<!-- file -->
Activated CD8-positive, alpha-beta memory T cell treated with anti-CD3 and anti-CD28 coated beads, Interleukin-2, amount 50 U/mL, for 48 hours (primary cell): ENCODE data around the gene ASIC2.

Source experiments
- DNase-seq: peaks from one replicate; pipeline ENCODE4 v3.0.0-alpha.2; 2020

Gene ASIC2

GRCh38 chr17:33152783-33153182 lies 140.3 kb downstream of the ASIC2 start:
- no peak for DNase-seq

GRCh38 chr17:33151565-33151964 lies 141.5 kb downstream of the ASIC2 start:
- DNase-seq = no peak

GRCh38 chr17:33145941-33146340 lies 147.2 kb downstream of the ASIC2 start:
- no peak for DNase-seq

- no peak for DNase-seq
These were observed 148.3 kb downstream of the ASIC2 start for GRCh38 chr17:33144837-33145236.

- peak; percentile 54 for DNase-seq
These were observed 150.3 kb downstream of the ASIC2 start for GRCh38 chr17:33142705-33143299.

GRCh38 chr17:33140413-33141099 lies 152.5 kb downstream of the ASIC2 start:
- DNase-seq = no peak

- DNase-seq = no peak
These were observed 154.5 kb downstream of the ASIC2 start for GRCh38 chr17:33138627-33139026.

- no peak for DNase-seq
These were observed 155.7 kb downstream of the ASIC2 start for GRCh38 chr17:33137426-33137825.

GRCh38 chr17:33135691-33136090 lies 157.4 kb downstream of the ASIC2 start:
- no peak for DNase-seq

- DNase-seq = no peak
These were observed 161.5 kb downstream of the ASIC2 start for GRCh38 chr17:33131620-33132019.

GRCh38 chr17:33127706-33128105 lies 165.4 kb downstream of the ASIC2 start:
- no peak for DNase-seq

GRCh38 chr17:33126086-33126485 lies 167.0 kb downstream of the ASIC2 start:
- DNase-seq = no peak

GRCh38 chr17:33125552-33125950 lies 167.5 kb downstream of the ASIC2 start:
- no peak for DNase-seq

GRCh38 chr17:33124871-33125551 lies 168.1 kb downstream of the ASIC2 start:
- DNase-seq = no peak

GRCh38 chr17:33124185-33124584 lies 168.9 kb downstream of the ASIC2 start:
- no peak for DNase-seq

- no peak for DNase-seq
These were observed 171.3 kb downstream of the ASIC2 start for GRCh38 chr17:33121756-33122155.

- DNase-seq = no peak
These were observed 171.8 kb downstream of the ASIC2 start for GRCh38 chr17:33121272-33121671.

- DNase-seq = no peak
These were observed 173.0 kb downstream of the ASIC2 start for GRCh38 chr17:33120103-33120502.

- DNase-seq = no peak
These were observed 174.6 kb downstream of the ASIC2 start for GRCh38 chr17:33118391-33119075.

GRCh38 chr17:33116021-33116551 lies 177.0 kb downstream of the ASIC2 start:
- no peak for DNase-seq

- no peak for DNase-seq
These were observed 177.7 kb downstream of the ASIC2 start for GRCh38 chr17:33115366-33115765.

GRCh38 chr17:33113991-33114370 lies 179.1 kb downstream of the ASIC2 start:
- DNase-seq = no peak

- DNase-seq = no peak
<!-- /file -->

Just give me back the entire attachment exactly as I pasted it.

Activated CD8-positive, alpha-beta memory T cell treated with anti-CD3 and anti-CD28 coated beads, Interleukin-2, amount 50 U/mL, for 48 hours (primary cell): ENCODE data around the gene ASIC2.

Source experiments
- DNase-seq: peaks from one replicate; pipeline ENCODE4 v3.0.0-alpha.2; 2020

Gene ASIC2

GRCh38 chr17:33152783-33153182 lies 140.3 kb downstream of the ASIC2 start:
- no peak for DNase-seq

GRCh38 chr17:33151565-33151964 lies 141.5 kb downstream of the ASIC2 start:
- DNase-seq = no peak

GRCh38 chr17:33145941-33146340 lies 147.2 kb downstream of the ASIC2 start:
- no peak for DNase-seq

- no peak for DNase-seq
These were observed 148.3 kb downstream of the ASIC2 start for GRCh38 chr17:33144837-33145236.

- peak; percentile 54 for DNase-seq
These were observed 150.3 kb downstream of the ASIC2 start for GRCh38 chr17:33142705-33143299.

GRCh38 chr17:33140413-33141099 lies 152.5 kb downstream of the ASIC2 start:
- DNase-seq = no peak

- DNase-seq = no peak
These were observed 154.5 kb downstream of the ASIC2 start for GRCh38 chr17:33138627-33139026.

- no peak for DNase-seq
These were observed 155.7 kb downstream of the ASIC2 start for GRCh38 chr17:33137426-33137825.

GRCh38 chr17:33135691-33136090 lies 157.4 kb downstream of the ASIC2 start:
- no peak for DNase-seq

- DNase-seq = no peak
These were observed 161.5 kb downstream of the ASIC2 start for GRCh38 chr17:33131620-33132019.

GRCh38 chr17:33127706-33128105 lies 165.4 kb downstream of the ASIC2 start:
- no peak for DNase-seq

GRCh38 chr17:33126086-33126485 lies 167.0 kb downstream of the ASIC2 start:
- DNase-seq = no peak

GRCh38 chr17:33125552-33125950 lies 167.5 kb downstream of the ASIC2 start:
- no peak for DNase-seq

GRCh38 chr17:33124871-33125551 lies 168.1 kb downstream of the ASIC2 start:
- DNase-seq = no peak

GRCh38 chr17:33124185-33124584 lies 168.9 kb downstream of the ASIC2 start:
- no peak for DNase-seq

- no peak for DNase-seq
These were observed 171.3 kb downstream of the ASIC2 start for GRCh38 chr17:33121756-33122155.

- DNase-seq = no peak
These were observed 171.8 kb downstream of the ASIC2 start for GRCh38 chr17:33121272-33121671.

- DNase-seq = no peak
These were observed 173.0 kb downstream of the ASIC2 start for GRCh38 chr17:33120103-33120502.

- DNase-seq = no peak
These were observed 174.6 kb downstream of the ASIC2 start for GRCh38 chr17:33118391-33119075.

GRCh38 chr17:33116021-33116551 lies 177.0 kb downstream of the ASIC2 start:
- no peak for DNase-seq

- no peak for DNase-seq
These were observed 177.7 kb downstream of the ASIC2 start for GRCh38 chr17:33115366-33115765.

GRCh38 chr17:33113991-33114370 lies 179.1 kb downstream of the ASIC2 start:
- DNase-seq = no peak

- DNase-seq = no peak